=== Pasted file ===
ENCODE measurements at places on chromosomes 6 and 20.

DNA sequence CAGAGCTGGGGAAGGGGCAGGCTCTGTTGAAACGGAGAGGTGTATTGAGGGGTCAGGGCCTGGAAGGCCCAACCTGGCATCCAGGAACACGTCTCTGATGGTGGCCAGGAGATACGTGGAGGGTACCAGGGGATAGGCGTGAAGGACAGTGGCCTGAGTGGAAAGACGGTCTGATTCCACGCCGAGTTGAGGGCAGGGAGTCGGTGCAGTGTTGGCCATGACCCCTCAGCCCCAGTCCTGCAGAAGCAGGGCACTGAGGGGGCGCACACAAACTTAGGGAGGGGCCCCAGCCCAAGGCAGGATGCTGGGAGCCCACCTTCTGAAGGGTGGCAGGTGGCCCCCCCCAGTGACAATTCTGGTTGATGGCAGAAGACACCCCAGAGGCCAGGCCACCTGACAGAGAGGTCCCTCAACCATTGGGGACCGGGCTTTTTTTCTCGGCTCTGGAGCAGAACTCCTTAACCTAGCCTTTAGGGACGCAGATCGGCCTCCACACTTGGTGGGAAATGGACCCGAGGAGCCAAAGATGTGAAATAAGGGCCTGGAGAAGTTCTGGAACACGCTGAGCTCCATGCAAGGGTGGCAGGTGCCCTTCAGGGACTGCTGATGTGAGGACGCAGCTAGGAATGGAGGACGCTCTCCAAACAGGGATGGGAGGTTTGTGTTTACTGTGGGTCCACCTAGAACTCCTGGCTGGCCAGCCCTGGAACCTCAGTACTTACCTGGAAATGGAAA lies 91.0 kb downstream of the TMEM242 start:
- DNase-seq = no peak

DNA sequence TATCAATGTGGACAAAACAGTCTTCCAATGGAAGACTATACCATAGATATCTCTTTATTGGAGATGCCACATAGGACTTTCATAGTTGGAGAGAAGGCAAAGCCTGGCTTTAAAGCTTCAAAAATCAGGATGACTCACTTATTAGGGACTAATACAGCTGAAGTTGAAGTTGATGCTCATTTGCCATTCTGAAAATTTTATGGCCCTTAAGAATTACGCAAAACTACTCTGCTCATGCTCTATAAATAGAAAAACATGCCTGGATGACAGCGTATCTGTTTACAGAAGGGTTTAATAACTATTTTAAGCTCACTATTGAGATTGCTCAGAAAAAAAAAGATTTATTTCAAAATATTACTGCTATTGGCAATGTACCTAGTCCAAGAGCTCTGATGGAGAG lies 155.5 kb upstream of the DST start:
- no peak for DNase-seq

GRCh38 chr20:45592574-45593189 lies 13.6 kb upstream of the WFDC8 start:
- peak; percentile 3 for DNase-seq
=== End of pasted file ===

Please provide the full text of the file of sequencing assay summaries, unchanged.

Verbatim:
ENCODE measurements at places on chromosomes 6 and 20.

DNA sequence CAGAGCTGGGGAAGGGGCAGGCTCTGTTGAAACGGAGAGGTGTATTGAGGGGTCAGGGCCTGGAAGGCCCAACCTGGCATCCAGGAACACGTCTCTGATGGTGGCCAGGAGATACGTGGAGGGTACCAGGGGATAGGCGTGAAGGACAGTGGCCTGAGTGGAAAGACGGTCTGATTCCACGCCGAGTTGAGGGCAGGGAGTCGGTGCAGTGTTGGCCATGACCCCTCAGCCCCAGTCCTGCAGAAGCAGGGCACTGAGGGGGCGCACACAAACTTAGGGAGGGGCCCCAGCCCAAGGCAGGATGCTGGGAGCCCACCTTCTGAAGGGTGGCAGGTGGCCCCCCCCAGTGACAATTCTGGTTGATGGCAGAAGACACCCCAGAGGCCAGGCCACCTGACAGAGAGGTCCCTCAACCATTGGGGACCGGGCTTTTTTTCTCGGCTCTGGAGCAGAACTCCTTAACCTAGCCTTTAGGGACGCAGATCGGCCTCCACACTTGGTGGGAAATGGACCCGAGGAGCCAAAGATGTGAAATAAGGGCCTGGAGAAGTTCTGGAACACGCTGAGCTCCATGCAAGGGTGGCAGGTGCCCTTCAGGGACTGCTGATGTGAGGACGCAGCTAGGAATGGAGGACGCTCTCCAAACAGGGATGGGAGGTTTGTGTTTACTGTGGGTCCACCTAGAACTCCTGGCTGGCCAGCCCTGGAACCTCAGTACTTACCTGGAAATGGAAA lies 91.0 kb downstream of the TMEM242 start:
- DNase-seq = no peak

DNA sequence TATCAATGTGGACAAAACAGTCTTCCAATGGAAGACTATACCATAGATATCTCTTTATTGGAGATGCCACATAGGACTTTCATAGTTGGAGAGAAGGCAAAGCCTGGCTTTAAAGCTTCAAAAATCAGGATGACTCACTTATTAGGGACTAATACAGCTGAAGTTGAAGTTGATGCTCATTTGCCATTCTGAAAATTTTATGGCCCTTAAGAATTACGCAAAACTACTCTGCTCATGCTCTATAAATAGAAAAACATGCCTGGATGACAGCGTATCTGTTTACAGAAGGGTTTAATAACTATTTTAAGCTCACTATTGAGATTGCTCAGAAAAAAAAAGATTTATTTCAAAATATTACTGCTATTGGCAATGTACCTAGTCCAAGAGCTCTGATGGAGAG lies 155.5 kb upstream of the DST start:
- no peak for DNase-seq

GRCh38 chr20:45592574-45593189 lies 13.6 kb upstream of the WFDC8 start:
- peak; percentile 3 for DNase-seq